Before the federal government sued California in an attempt to open the state to private-prison contractors, U.S. Immigration and Customs Enforcement sought the advice of GEO Group, the Boca Raton-based, multibillion-dollar private-detention-facility corporation.
Mother Jones broke news of the close ties between GEO and ICE’s legal team this past Friday. New Times has since obtained the full trove of files related to the cooperation from the 501(c)(4) group Democracy Forward. They show an extremely high level of coordination between top ICE officials and GEO’s legal team long before the Department of Justice filed its case, which was tossed this past July. New Times was also able to identify multiple GEO employees involved in the conversation, including Adam Hasner, the former Majority Leader in the Florida House of Representatives.
While both ICE and GEO have stated the emails show routine conversations between government agencies and their contractors, private-prison-industry critics are sure to seize on the disclosures as proof the company exerts far too much influence over the federal government.
GEO is the largest ICE contractor in America and holds nearly a half-billion dollars in contracts. Roughly one-fourth of GEO’s entire revenue comes from running ICE detention centers. A full third of ICE detainees occupy a GEO jail. Before Donald Trump took office, GEO’s stock was falling thanks to a Barack Obama executive order banning the use of for-profit prisons at the federal level. GEO then (allegedly illegally) donated quite a lot of money to the Trump campaign and Attorney General Jeff Sessions then rescinded the Obama-era ban. GEO also moved its yearly company conference to the Trump National Doral golf course in 2017.
Meanwhile, the California State Assembly in 2017 passed a bill, AB 103, that significantly restricted the ability of for-profit prison contractors to operate in that state. In response, GEO, like most major corporations, compiled a legal brief analyzing how the new bill would impact the company’s business. (The results did not seem good.)
The remarkable part, however, is that GEO then passed its legal analysis to ICE. In the email dump, the government redacted most of the names of GEO employees in the file. However, one name was not removed: Adam Hasner, GEO’s executive vice president of business development.
Hasner served as a Florida state representative from 2002 to 2010 and at one point was the House’s deputy majority leader. He was appointed to that position by then-Speaker of the House Marco Rubio. Hasner then ran for U.S. Congress in 2012 in Florida’s 22nd District but lost to Democrat Lois Frankel.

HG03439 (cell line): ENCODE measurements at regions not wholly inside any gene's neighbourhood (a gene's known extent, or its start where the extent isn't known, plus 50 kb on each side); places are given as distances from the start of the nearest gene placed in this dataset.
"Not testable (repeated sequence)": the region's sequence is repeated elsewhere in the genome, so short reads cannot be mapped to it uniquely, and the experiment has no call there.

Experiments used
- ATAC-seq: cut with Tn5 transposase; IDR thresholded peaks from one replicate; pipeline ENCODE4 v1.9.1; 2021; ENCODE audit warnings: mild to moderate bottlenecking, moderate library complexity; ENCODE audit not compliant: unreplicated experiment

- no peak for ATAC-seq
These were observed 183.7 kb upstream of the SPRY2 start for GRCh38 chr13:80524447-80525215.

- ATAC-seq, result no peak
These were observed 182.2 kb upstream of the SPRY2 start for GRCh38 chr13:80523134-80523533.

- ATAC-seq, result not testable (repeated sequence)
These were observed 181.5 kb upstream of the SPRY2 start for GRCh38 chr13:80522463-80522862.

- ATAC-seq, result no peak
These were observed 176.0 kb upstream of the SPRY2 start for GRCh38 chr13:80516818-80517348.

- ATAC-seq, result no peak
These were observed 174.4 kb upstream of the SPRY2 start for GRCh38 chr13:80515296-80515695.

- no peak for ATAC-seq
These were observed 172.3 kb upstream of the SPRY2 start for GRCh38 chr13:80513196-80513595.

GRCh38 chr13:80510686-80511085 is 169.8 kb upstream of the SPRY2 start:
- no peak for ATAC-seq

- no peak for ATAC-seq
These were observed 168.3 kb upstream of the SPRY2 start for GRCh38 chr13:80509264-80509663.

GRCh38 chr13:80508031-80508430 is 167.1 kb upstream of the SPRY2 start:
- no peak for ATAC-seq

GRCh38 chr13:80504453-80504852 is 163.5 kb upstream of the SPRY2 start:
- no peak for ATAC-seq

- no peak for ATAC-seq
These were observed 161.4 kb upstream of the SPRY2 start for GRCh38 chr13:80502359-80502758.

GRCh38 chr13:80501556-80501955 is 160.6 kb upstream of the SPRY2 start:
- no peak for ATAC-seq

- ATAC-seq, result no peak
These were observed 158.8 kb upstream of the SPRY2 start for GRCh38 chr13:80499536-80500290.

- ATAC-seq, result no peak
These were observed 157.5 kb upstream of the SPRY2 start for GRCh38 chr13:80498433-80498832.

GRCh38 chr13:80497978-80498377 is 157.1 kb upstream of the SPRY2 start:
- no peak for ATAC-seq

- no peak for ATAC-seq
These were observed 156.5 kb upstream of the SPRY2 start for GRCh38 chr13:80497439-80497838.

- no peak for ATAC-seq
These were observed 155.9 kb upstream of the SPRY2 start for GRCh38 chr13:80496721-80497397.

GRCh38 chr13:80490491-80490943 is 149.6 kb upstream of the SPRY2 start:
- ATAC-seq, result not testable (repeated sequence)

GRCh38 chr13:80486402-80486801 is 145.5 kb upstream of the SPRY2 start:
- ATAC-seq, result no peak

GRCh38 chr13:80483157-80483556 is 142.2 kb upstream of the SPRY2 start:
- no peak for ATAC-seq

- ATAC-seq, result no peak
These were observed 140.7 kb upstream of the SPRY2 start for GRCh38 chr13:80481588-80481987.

Hasner’s name appears to have been left unredacted in the email cache by mistake. He sent GEO’s legal filing to ICE on June 22, 2017:
Immigration and Customs Enforcement
ICE officials then asked if GEO would have “any issues” if ICE shared the legal filing with the U.S. Department of Justice.
“No objections,” an unnamed GEO “Senior Vice President for Business Development” wrote back on June 27. Per GEO’s employee directory, that executive might have been David J. Venturella, who previously served as ICE’s director of Enforcement and Removal Operations before moving to the Boca Raton firm.
Emails show that ICE employees — including principal legal adviser Tracey Short and her deputy, Mike P. Davis — then ran GEO’s legal briefing up the ladder to higher-ranked officials, including ICE director Thomas Homan, members of the Department of Homeland Security’s Office of the General Counsel, and the top aide to John Kelly, who was then DHS head. (Short asked Kelly to bring up the California issue with Sessions.) In emails, officials noted that the California bill would pose “difficulties” for GEO moving forward.View image on Twitter
As a CA law reining in for-profit immigrant detention neared enactment, GEO Group—a private prison company and Trump donor—sent a memo to the Trump Admin outlining how to argue the law was illegal. Trump’s DOJ later sued. 2/2
Speaking with Mother Jones at the end of the week, GEO and ICE stated they had done nothing wrong. GEO representatives said ICE had asked for the company’s legal briefing, and that the company routinely communicates with its “government customers.” ICE meanwhile stated, “Regular communication between personnel at various levels related to detention services may be necessary and is entirely appropriate.”
This is not the first time this month that GEO has been accused of improperly greasing the political wheels. The company — which has been repeatedly alleged to have abused immigrant detainees in its facilities — recently hired Joe Negron, the outgoing president of the Florida Senate, to serve as its chief lawyer. Negron has accepted large GEO campaign donations in the past and overseen a chamber that passed bills beneficial to GEO. Negron will now run a GEO legal team that recently threatened to sue civil rights activists for libel. (The American Civil Liberties Union called those threats laughable.) In a statement to New Times, the civil rights group Dream Defenders said it felt GEO’s hiring of Negron was, flatly, “corrupt.”